So I finally got started on my high altitude balloon launch that I’ve been meaning to get to for months! You can read about it the "About Project HAL" page, but here's another brief synopsis of the project.
I will be using a weather balloon to launch a payload to a very high altitude (around 30km up, which is 18.6 miles for you English unit lovers out there). That payload will contain a camera (maybe 2), GPS receiver chip, microprocessor, and a radio of some sort to transmit the GPS data back to my laptop on the ground. Also, 4 (approximately, that number could go up or down) G-class amateur rocket motors.
More details and progress report after the break
I bought the GPS chip + antenna and an Arduino board (Arduino will essentially serve the role on onboard computer). I found the following site really helpful in selecting the right GPS receiver: http://showcase.netins.net/web/wallio/GPSrcvrsvs60kft.htm. I purchased the receiver and antenna mentioned in note 11 (from inventekys, not Bill Brown), but I haven’t received/tested them yet, so I’ll comment on that later.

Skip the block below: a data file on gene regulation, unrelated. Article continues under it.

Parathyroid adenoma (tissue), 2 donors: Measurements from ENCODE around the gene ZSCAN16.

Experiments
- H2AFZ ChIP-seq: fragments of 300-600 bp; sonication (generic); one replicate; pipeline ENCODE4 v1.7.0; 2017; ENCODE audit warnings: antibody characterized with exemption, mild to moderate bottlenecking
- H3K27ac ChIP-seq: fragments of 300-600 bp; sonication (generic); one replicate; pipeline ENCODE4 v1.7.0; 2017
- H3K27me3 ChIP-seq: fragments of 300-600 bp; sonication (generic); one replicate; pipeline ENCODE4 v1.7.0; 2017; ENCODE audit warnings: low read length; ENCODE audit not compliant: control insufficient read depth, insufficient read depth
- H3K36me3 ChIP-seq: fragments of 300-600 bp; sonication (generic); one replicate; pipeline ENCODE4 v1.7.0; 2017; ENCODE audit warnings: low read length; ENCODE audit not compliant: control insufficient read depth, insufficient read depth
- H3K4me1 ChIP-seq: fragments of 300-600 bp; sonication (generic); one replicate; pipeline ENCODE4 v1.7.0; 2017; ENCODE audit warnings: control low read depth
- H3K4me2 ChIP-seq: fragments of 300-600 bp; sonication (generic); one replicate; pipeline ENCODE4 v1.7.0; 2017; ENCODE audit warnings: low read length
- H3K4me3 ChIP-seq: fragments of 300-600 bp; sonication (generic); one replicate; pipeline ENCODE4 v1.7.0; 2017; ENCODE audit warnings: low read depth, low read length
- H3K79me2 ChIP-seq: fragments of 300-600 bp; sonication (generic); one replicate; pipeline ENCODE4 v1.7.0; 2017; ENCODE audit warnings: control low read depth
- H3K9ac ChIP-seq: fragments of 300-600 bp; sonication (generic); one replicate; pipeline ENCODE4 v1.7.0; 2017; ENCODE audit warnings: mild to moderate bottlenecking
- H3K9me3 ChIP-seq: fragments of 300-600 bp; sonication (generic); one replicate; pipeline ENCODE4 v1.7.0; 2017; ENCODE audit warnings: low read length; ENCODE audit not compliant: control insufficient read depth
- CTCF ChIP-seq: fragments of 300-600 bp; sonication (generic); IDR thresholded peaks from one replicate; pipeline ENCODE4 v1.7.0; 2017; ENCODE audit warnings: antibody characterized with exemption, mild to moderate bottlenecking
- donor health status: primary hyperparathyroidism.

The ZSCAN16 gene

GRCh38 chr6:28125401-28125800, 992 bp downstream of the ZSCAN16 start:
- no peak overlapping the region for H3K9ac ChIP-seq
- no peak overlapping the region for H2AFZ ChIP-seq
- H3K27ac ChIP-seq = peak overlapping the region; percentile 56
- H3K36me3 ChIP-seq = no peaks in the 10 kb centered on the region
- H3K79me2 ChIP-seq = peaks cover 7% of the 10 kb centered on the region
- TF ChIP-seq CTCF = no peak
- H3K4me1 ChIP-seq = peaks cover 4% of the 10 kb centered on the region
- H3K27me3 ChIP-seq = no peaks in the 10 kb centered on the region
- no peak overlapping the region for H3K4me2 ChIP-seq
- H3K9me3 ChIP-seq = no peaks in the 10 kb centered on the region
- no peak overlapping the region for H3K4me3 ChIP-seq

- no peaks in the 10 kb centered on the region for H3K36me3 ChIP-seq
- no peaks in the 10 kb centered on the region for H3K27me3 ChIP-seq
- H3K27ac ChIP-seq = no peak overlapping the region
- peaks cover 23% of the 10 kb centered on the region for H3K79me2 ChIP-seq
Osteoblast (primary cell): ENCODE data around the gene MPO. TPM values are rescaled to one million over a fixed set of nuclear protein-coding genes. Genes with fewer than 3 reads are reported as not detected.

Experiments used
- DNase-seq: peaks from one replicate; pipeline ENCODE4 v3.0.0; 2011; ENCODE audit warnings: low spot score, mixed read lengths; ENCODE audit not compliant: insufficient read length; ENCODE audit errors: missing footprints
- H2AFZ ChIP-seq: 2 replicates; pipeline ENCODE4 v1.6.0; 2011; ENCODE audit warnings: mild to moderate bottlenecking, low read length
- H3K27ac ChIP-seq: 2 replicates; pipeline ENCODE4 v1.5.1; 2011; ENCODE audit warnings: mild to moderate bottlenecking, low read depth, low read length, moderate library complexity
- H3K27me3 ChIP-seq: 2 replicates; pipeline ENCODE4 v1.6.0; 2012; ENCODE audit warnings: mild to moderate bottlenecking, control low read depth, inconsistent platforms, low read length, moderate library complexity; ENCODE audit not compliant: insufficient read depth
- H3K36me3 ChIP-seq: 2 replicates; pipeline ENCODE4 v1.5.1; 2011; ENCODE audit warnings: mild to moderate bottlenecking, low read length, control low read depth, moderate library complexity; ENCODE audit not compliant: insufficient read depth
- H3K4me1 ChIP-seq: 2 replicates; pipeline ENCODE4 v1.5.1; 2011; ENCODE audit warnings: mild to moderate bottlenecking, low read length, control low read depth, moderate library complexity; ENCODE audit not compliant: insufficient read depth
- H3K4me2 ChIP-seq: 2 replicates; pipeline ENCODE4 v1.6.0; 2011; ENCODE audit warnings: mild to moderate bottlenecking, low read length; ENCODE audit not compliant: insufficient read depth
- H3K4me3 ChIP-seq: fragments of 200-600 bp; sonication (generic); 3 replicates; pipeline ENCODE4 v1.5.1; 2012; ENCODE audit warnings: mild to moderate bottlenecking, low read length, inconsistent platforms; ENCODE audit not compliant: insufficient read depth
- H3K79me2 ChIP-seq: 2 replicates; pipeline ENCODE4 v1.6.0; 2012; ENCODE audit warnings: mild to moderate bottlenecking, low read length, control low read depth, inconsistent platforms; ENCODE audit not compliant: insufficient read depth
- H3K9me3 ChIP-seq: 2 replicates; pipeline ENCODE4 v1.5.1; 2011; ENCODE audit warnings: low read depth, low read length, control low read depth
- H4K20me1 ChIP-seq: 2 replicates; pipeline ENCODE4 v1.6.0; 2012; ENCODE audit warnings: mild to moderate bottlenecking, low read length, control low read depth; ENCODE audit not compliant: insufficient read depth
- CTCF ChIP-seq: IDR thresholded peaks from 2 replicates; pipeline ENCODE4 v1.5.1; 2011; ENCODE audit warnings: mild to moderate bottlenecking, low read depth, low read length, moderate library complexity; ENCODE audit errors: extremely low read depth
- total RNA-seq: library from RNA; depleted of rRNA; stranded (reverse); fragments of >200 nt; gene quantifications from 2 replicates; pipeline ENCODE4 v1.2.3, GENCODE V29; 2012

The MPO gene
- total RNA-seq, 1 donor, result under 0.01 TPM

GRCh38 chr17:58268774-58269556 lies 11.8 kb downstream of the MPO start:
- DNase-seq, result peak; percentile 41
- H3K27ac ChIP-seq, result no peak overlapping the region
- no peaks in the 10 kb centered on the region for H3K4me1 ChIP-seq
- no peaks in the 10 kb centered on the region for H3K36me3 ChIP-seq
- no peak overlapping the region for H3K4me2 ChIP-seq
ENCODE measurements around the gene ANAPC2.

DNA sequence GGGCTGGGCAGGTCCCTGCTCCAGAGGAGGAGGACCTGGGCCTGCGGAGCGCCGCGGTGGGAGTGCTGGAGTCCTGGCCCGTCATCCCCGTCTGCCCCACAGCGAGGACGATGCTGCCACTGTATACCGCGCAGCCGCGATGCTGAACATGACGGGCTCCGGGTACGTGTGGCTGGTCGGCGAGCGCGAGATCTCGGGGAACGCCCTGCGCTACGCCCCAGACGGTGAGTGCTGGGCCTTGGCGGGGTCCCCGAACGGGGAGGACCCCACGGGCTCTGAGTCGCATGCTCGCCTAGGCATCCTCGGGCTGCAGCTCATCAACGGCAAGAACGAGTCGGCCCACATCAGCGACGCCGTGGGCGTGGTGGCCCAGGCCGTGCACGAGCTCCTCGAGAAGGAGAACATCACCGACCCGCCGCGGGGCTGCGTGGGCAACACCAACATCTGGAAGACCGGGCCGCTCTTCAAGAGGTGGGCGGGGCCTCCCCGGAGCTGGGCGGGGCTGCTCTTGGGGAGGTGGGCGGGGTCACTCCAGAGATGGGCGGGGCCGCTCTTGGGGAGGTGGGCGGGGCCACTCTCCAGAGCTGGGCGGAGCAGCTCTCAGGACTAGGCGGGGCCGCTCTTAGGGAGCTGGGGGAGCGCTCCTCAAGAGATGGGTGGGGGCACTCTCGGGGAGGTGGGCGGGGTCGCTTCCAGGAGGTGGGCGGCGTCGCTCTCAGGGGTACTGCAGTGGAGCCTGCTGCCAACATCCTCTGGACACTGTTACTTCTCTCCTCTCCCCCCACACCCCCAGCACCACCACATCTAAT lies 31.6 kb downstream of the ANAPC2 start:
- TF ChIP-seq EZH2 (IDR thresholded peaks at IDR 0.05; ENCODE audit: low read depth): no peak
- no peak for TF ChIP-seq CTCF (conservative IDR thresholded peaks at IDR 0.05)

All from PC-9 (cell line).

So step 1 (purchasing was step 0) of the project is getting the GPS to communicate with Arduino and then getting Arduino to communicate with the computer.
Step 2 will then be to buy wireless radios (I’m thinking I’ll need something in the 900 MHz ISM band, but I’m waiting to talk to the local amateur radio club to make sure I don’t do something stupid and buy the wrong thing), and place them in between Arduino and the computer (in step 1 Arduino is connected to the computer with a cable). This is basically a test to make sure the wireless system works.
From there, I’ll need to buy a still camera to complement my video camera, buy some build materials (wood and cardboard probably), figure out how the parachute system is going to work (right now I’m leaning towards a side-mounted housing that will deploy some preset time after the ignition command is given to the motors), put everything together and do an all up test with the rocket (i.e. not with the balloon) to verify all my systems. When I say all up test, I mean launch the rocket from the ground in the configuration it would be in when it launches from the balloon. That way I can test the GPS tracking system and make sure the cameras are working properly without it going too far.
Wow that’s a long post. Well, now I twiddle my thumbs and do homework until the GPS chip arrives. My goal is to have that functioning by this weekend, so stay tuned for another update!